Why your brand needs an editorial style guide

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Whether you’re publishing content across print or online platforms, a language style guide that maintains editorial consistency is an essential tool for any content marketing team.

Angela Iaria

An editorial style guide provides a set of comprehensive language guidelines in one central document. It's meant for all team members and agencies to ensure consistent branding across all published content.  

While a brand style guide or playbook is used to define the way a brand looks and how graphics are employed across all publishing platforms, an editorial style guide will include specific rules about the company’s voice (active or passive; first, second or third), tone (formal or informal), and grammar conventions (such as spelling, punctuation, words to avoid and abbreviations) 

An editorial style guide not only serves as a tool that sets out what is required for every published piece of work; it is also an effective tool for ensuring brand consistency and customer recognition. 

A young woman looking at paperwork and photos on the floor

How an editorial style guide benefits your brand   

Editors and marketers will use consistent branding to distinguish their product and deliver a unified message to their customers. Over time, these key messages build credibility and trust in the product or business, set expectations about the brand, and establish customer recognition and loyalty. 

But if the content is written by multiple contributors, all with different writing styles, voices and language, then the messaging can become muddled and inconsistent. 

This is where an editorial style guide is key. By using one, editors and copywriters can ensure that all published content is consistent, refined, recognisable and engaging. A comprehensive and effective style guide prioritises customers by ensuring a unified voice, consistent use of language and identifiable personality. This helps customers form a real connection with the writing. This will help build brand recognition with your customers.  

What to include in your style guide 

Establishing an effective style guide can take some time, but it’s worth the investment if you’re committed to your content marketing or publishing strategy. Ideally, an editor will produce a complete style guide. At the ABC, members of the organisation’s language committee regularly meet to discuss matters of grammar, style and usage. The final document is available online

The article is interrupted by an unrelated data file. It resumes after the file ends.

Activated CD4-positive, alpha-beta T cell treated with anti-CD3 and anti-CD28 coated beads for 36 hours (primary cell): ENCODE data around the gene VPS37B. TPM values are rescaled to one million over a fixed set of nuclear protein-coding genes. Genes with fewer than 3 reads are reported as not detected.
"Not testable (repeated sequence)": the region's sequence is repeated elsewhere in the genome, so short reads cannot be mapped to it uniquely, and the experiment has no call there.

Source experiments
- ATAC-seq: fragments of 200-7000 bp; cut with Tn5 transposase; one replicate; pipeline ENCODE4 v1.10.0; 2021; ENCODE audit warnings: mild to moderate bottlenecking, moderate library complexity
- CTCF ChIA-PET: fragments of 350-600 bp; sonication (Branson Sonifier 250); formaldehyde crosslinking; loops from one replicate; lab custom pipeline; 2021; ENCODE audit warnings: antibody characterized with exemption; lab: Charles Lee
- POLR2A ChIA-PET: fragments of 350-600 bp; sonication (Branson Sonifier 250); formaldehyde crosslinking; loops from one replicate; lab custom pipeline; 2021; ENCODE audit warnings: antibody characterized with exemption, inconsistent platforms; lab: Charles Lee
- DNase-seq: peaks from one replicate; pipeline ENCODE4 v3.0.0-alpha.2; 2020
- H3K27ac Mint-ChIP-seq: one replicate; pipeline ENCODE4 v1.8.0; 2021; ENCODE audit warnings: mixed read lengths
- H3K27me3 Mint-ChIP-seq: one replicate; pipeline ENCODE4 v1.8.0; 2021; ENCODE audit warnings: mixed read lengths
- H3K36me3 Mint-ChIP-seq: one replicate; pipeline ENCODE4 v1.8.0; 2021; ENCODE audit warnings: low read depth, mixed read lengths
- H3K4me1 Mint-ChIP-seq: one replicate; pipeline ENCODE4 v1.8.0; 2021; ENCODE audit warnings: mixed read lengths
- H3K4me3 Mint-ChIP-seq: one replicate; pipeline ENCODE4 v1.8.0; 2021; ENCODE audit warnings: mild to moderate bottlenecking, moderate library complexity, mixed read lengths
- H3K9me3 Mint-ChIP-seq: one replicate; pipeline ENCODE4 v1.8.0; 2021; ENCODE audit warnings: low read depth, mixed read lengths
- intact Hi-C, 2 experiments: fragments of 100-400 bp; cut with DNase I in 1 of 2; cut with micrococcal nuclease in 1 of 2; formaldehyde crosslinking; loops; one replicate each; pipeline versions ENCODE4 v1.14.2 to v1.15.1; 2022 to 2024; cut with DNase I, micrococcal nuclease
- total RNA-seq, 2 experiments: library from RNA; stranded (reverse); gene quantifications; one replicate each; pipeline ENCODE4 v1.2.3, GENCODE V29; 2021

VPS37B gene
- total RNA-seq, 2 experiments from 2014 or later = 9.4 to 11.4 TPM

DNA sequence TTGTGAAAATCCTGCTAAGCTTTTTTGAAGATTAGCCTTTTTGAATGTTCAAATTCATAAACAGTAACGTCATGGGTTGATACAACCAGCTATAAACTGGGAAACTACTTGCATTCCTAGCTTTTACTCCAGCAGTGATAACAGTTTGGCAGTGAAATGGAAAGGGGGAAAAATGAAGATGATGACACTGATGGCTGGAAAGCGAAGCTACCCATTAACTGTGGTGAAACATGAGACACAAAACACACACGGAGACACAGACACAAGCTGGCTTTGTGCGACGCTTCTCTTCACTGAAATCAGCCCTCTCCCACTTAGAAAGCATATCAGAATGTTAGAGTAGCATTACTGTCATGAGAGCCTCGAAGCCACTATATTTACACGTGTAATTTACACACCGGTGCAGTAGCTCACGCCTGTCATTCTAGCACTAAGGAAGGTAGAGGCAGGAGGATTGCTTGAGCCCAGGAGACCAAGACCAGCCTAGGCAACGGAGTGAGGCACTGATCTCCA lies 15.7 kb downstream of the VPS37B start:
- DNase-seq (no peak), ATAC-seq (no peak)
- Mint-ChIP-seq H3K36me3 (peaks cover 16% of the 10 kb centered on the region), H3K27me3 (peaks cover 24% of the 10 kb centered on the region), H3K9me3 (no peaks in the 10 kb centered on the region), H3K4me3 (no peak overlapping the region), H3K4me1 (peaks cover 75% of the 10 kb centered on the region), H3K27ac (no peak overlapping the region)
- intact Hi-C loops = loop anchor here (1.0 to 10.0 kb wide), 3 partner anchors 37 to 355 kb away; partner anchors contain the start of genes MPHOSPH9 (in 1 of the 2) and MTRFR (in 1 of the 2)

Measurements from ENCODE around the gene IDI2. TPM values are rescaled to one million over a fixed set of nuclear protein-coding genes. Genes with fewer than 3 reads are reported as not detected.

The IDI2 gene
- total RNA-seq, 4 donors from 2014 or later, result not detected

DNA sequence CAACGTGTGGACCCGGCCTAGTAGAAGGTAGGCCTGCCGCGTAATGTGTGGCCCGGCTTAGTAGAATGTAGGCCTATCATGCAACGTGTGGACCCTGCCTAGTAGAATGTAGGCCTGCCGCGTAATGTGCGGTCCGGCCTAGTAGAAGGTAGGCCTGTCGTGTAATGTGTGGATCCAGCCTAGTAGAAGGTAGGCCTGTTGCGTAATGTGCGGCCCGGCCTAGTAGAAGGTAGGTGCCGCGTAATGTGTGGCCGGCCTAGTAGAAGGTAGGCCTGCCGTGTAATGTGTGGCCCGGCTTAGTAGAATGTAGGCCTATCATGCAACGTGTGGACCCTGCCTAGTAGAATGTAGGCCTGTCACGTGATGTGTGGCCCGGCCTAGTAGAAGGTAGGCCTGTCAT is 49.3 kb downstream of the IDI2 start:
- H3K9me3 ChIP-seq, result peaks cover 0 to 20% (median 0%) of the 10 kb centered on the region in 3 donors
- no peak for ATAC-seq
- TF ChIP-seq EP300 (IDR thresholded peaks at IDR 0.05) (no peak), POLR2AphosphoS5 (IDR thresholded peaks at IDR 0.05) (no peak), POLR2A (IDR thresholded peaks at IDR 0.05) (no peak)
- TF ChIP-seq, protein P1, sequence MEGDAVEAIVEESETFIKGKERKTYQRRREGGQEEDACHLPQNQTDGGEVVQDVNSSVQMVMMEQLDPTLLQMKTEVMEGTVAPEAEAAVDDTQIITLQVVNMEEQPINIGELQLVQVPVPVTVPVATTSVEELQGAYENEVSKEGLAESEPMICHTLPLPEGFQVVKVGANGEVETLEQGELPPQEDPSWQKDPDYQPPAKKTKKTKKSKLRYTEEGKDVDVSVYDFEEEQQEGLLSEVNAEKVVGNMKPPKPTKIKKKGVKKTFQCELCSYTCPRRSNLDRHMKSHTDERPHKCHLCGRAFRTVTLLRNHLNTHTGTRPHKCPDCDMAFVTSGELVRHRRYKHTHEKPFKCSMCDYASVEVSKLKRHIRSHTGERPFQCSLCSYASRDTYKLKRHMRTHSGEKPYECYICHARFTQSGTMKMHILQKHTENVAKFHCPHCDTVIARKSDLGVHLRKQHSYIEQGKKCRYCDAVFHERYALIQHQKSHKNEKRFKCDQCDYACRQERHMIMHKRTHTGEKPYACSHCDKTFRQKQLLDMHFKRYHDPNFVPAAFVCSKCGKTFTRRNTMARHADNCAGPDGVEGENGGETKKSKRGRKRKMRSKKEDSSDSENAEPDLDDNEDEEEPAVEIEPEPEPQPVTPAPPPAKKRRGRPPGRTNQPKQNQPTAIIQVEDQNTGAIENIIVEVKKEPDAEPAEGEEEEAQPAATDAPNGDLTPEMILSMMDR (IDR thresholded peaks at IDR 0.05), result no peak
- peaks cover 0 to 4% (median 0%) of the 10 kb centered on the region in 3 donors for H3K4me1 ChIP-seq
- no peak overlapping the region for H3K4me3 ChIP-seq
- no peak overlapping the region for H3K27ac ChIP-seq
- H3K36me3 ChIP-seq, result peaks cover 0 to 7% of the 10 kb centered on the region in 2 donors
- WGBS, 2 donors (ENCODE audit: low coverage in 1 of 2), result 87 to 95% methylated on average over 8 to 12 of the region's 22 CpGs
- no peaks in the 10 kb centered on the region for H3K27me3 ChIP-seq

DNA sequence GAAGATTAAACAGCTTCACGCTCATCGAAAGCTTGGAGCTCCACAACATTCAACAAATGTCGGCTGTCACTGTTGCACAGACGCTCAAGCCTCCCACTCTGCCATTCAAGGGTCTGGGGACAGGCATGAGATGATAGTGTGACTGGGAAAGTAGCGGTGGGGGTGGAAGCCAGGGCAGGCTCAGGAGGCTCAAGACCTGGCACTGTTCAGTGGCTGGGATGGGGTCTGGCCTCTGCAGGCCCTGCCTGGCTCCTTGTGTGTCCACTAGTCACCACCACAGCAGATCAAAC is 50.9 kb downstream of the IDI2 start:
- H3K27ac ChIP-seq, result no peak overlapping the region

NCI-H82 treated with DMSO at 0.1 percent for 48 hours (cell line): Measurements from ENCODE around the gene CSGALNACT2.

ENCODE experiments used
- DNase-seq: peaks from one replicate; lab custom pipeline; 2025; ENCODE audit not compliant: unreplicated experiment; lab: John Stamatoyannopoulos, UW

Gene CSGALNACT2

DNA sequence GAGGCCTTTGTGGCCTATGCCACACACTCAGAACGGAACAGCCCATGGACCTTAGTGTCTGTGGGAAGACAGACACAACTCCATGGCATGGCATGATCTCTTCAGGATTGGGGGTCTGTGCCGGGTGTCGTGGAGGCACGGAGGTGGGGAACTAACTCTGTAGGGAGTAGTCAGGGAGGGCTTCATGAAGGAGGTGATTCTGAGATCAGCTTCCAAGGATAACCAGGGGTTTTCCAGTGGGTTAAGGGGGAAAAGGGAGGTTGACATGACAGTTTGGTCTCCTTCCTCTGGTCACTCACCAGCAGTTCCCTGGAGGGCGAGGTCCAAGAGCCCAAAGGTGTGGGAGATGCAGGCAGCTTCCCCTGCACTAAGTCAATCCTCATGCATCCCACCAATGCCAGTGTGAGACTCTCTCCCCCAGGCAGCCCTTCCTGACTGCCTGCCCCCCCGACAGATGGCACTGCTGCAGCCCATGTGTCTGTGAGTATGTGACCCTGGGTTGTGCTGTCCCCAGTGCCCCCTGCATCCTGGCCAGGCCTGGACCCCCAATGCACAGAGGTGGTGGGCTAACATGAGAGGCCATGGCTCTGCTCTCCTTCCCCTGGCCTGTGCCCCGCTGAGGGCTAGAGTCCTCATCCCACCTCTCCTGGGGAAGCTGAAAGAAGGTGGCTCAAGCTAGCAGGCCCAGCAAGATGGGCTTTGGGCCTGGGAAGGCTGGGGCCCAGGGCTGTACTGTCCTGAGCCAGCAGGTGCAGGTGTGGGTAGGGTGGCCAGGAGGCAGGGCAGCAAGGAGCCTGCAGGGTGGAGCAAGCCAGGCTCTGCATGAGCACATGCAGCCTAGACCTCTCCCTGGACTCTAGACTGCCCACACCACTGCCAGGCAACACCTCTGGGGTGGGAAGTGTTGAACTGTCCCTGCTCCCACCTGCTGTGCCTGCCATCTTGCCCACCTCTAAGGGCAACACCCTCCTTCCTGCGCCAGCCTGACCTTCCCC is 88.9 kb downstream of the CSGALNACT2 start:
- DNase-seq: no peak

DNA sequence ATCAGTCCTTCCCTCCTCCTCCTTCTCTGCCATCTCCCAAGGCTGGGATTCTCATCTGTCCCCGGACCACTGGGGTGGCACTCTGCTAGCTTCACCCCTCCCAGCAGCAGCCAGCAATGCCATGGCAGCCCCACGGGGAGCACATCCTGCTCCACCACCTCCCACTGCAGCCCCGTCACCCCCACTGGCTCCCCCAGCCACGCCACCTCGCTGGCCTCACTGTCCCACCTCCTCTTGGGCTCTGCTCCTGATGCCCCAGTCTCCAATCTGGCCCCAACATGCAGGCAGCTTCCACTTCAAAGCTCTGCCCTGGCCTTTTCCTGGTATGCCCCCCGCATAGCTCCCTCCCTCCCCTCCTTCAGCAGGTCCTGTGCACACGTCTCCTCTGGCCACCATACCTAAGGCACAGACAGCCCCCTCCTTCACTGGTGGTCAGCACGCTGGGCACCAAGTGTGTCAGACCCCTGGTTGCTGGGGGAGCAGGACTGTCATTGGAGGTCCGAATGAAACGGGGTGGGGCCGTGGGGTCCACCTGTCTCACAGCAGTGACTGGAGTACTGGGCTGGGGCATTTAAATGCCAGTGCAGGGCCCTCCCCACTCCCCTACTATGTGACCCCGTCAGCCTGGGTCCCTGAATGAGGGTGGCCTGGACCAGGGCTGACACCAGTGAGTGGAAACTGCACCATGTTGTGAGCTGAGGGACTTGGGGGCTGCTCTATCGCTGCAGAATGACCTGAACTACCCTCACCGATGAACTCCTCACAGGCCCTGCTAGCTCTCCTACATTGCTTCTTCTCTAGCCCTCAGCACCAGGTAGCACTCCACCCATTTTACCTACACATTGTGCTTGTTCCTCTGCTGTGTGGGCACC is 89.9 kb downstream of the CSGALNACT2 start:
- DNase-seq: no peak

Putting the time into creating a comprehensive style guide is well worth it in the long run – here are some tips to get you started: 
  • Choose a style manual: Many companies choose to follow a specific, well-known style guide (such as the New Oxford Style Manual or Associated Press Stylebook) as their primary style guide and then tailor an individual house style that is specific to the needs of the company. It is important to spend some time researching the well-known style guides and choose one that fits your business the best.  
  • Words and language: Consider the language that is commonly used in your industry and decide how you want to use it in the context of your brand. As ever, consider your audience’s needs, what words are appropriate and what will resonate with them. Your style guide should also include details such as the abbreviations that are relevant to your company, words to avoid and words to use to engage your reader.  
  • Voice and tone: Include examples of the voice and tone you want to use across all your published content. Think about your audience. Do you want to address them with a casual and playful tone? Or is a formal and informative one more suitable? A style guide should drill down far enough that it will stipulate one word over another i.e.: “members”; not “customers”.  
  • Formatting and punctuation: There should be a section about formatting in your style guide. Include details on how to format bullets, lists, hyphens and quotes. 
Once your style guide is complete, make sure it is made accessible and shared with your whole team. It’s a living document that will evolve – and every editor and contributor will need to refer to it when they are writing or editing a piece of work. For this reason, a great place to store your style guide is on a cloud-based share drive or on the team’s intranet.  

A style guide is more than just a handy resource. With a strong editorial styled guide in place, made easily accessible for the whole team, you can create consistent and powerful messaging across all your publishing platforms.  

If you would like to discuss creating either an editorial style guide or a brand playbook for your brand, don't hesitate to get in touch.

Angela Iaria, intern